Fort Rucker AKO class helps Soldiers, civilians
October 22, 2010
FORT RUCKER, Ala. -- The U.S. Army Aviation Center of Excellence Knowledge Management Office is giving Soldiers and Department of Army civilians a chance to learn more about Army Knowledge Online through classroom learning.
About 36 people attended the first AKO training course at the Soldier Service Center Oct. 18-19. The course is a 16-hour, two-day class meant to teach AKO users how to navigate and use basic tools in the system, as well as more advanced techniques like organizing groups and building personal pages.
"Our main goal is to get people comfortable with using the system," said Lance Jones, USAACE Knowledge Management training specialist. "The participation we've had so far has been very good. Hands-on training is a much more effective method of helping people understand how the system works."
The first three classes were available on a first-come, first-served basis to certain units and offices whose information management officers and administrators received informational e-mails or fliers detailing how to sign up for the course, Jones said.
Beginning in January, the class will be open post-wide. There are 36 seats available in each class and one class is scheduled for each month through September. Some special classes may be set up for units that are able to fill all 36 seats at one time.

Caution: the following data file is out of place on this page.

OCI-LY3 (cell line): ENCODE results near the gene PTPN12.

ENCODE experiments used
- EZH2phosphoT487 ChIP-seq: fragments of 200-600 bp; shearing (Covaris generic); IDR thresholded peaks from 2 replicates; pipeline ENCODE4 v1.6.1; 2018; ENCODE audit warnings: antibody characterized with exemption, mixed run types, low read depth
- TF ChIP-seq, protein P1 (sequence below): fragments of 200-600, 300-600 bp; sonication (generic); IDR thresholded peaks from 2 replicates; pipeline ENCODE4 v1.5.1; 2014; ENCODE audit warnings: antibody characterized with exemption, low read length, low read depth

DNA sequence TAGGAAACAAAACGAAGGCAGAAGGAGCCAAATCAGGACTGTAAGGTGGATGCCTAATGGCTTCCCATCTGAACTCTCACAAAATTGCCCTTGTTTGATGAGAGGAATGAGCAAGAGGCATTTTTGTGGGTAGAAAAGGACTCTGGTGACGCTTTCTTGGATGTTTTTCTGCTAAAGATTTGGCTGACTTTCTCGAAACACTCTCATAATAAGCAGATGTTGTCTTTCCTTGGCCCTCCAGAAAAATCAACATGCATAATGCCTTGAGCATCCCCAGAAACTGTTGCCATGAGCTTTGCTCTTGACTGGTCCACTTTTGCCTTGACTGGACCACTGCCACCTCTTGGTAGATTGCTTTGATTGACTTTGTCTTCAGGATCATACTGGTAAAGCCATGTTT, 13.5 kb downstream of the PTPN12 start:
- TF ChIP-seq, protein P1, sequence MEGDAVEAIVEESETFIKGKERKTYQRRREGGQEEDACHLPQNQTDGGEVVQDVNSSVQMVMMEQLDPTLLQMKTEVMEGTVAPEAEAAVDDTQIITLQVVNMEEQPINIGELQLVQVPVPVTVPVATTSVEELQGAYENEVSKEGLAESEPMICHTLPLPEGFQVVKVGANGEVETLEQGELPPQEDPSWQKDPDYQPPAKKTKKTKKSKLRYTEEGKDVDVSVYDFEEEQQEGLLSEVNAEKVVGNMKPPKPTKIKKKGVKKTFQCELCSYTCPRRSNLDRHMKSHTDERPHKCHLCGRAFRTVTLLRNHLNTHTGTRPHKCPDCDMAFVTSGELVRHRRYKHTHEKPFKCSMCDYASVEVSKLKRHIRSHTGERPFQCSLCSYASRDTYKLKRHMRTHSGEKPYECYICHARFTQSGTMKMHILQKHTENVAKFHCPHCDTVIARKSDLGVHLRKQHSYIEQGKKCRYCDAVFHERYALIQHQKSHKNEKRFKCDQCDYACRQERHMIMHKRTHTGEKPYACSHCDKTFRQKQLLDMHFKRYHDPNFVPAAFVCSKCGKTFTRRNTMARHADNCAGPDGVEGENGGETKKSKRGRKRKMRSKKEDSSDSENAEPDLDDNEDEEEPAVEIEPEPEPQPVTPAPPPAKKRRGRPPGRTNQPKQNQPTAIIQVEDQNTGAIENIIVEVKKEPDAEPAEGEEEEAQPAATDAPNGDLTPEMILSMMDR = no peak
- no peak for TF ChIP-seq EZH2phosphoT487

"If a unit can guarantee it will fill all 36 seats, we can possibly set up a class specifically for that unit," Jones said. "The demand is definitely there for this type of training."
Sgt. 1st Class James Loudermilk, Air Traffic Services standardization noncommissioned officer in charge, said the class was beneficial for him, despite having previous experience using AKO.
"I learned a lot from this," he said. "It's going to help me with my organization. I'm planning to set up a page of information and file downloads that I get a lot of requests for. This training has shown me how I can do that and make it available to only a select group of people."
Others in the class had only limited experience using the system.
Bonita Sanders, 1st Battalion, 145th Aviation Regiment administrative assistant, said she was happy to be part of the first class because she had no idea AKO could be used for so many things.
"When it first came out, there were no classes or introductions to it," she said. "The training is going to be so helpful in my everyday job. I use it primarily for e-mail, but now I know how to create groups in e-mails so I don't have to type as much when sending out messages."
Sanders said the training was a little overwhelming at first, but she said Jones was a good instructor and helped her grasp the material.
"He went a little fast at first, but he was very good. If we had questions he slowed down for us and worked with us directly when we needed it," she said.
Jones said he hopes the people in the class will take the knowledge they've learned and encourage others to sign up for the course or pass it along themselves.
"Once people are able to get comfortable using the system, I hope they pass that knowledge on to others," Jones said. "That's another benefit of this training. People who go through this class can then pass it along to other people and help them learn to use it as well."
For more information or to sign up for future courses, call 255-0072.